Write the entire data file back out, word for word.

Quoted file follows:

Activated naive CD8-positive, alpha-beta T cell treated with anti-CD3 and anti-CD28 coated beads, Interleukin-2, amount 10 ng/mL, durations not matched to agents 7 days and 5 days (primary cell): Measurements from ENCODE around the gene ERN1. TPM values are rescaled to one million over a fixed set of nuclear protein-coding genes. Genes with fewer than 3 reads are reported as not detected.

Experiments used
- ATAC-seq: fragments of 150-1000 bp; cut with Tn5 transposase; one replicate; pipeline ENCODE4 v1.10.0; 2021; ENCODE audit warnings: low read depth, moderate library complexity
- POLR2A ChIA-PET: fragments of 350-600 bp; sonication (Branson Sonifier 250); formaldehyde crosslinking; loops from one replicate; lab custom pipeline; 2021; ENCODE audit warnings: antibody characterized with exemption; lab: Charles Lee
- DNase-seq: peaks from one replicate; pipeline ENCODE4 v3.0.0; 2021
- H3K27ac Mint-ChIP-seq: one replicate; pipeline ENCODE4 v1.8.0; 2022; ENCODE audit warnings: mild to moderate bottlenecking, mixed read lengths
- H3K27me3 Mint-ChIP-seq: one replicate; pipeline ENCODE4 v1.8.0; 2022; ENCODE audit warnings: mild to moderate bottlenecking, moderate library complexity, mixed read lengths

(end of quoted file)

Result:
Activated naive CD8-positive, alpha-beta T cell treated with anti-CD3 and anti-CD28 coated beads, Interleukin-2, amount 10 ng/mL, durations not matched to agents 7 days and 5 days (primary cell): Measurements from ENCODE around the gene ERN1. TPM values are rescaled to one million over a fixed set of nuclear protein-coding genes. Genes with fewer than 3 reads are reported as not detected.

Experiments used
- ATAC-seq: fragments of 150-1000 bp; cut with Tn5 transposase; one replicate; pipeline ENCODE4 v1.10.0; 2021; ENCODE audit warnings: low read depth, moderate library complexity
- POLR2A ChIA-PET: fragments of 350-600 bp; sonication (Branson Sonifier 250); formaldehyde crosslinking; loops from one replicate; lab custom pipeline; 2021; ENCODE audit warnings: antibody characterized with exemption; lab: Charles Lee
- DNase-seq: peaks from one replicate; pipeline ENCODE4 v3.0.0; 2021
- H3K27ac Mint-ChIP-seq: one replicate; pipeline ENCODE4 v1.8.0; 2022; ENCODE audit warnings: mild to moderate bottlenecking, mixed read lengths
- H3K27me3 Mint-ChIP-seq: one replicate; pipeline ENCODE4 v1.8.0; 2022; ENCODE audit warnings: mild to moderate bottlenecking, moderate library complexity, mixed read lengths